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We're developing an application that runs on multiple hosts and emails notifications to us (the developers @gmail.com) whenever something goes wrong, via a postfix server. However, we've run into issues where the application spews hundreds of such errors in rapid succession, leading Gmail to bounce our messages. This is why we're interested first and foremost throttling messages, but ideally also aggregating messages together into a periodic digest that is emitted at most once per minute. Are there any tools or Postfix extensions suitable for us? Thanks.

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4 Answers 4

up vote 2 down vote accepted

Error reporting via email is a quick hack - but as you're discovering its far from an ideal solution.

At best, the solution you propose will delay sending out notifications.

I'd recommend having a look at Nagios. In addition to scheduling checks to run on systems it can also be cofigured to accept notifications about system status from other sources (e.g. email) then make intelligent decisions about notifications, automated responses and escalations.

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+1 for addressing the real problem –  sleske Sep 8 '10 at 8:48

Mailing list software like maiilman is capable of sending out message digests, but I guess those are intended for daily sending, not once a minute.

What about running your own server for this purpose that accepts as many mails as necessary?

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Could you not write your application to send errors to a log file and then send that file to you via email periodically if it is not empty?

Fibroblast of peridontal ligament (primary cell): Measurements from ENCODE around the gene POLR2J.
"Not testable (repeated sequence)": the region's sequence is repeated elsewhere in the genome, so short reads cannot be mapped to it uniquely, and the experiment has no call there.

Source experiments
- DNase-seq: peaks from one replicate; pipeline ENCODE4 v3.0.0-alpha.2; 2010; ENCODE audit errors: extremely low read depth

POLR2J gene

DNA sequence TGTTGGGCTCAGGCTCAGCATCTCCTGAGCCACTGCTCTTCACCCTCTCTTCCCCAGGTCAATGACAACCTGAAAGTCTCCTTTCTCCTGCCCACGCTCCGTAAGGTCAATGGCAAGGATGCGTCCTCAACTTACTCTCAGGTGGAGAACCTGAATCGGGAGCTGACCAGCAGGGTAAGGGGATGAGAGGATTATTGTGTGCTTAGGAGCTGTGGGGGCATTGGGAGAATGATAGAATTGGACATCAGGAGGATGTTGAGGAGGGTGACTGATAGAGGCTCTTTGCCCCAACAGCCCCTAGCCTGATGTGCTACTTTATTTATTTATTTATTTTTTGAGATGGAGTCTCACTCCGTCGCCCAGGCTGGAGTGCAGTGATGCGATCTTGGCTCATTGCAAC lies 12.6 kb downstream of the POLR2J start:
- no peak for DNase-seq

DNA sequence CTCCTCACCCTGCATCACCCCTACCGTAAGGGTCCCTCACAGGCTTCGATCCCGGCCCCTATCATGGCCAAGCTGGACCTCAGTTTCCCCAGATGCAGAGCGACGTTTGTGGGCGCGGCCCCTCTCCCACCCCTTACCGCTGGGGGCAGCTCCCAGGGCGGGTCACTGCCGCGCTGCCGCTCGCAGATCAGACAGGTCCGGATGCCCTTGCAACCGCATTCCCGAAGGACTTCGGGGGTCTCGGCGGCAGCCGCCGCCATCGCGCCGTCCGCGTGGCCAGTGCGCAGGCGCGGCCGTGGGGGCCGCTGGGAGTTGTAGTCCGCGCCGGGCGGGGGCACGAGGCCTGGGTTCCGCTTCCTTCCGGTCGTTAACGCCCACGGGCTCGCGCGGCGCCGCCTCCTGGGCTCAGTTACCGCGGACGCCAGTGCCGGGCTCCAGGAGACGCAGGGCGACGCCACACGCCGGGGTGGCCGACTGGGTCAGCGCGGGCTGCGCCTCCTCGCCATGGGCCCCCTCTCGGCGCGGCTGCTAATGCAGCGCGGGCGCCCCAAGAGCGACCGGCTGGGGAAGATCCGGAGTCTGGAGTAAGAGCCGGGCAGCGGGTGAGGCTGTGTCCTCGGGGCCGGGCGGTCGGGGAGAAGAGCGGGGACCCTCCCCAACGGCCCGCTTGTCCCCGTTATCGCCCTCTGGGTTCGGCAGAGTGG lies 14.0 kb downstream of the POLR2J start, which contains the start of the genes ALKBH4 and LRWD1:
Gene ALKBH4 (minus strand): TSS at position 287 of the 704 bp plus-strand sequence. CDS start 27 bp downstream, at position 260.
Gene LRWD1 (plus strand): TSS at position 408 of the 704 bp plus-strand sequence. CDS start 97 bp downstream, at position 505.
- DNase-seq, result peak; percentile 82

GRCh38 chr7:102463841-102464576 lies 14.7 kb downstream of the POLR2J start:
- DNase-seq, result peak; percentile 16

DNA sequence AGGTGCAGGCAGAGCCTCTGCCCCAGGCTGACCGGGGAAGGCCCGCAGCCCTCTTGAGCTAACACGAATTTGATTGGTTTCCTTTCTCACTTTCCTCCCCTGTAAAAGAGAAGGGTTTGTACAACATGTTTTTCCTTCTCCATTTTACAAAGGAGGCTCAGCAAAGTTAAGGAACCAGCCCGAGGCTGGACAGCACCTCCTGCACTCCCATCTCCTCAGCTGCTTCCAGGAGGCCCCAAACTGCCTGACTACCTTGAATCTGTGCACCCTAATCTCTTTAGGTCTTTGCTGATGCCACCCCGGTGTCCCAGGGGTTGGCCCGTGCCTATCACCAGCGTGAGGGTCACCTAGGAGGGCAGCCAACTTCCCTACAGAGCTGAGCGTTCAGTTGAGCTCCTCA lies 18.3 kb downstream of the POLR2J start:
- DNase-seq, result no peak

It may be preferable to handle these errors at this level as you will have more control over the processing.

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Usually I prefer mailing list software such as Mailman or Majordomo, or Policyd for implementing sender quotas etc in Postfix, but just to be different this time:

If you're willing to write some Perl, qpsmtpd can be hooked to Postfix by using the content_filter parameter in Postfix. Just write your own qpsmtpd-plugin which keeps track of throttling and/or queues the messages and combines them as a single message before finally sending them out.

This might sound like a lot of work, but should actually be surprisingly easy. Couple of years ago I wrote a plugin which throttled mail sent via PHP and started to quarantine them after a certain threshold to prevent script-kiddies spamming. The threshold bookkeeping was done in MySQL. The whole script, including comments and a short help section, was only 132 lines of code.

qpsmtpd is bundled with many plugins already, so just learn the basics from those and write your own. This might lead to reinventing the wheel.

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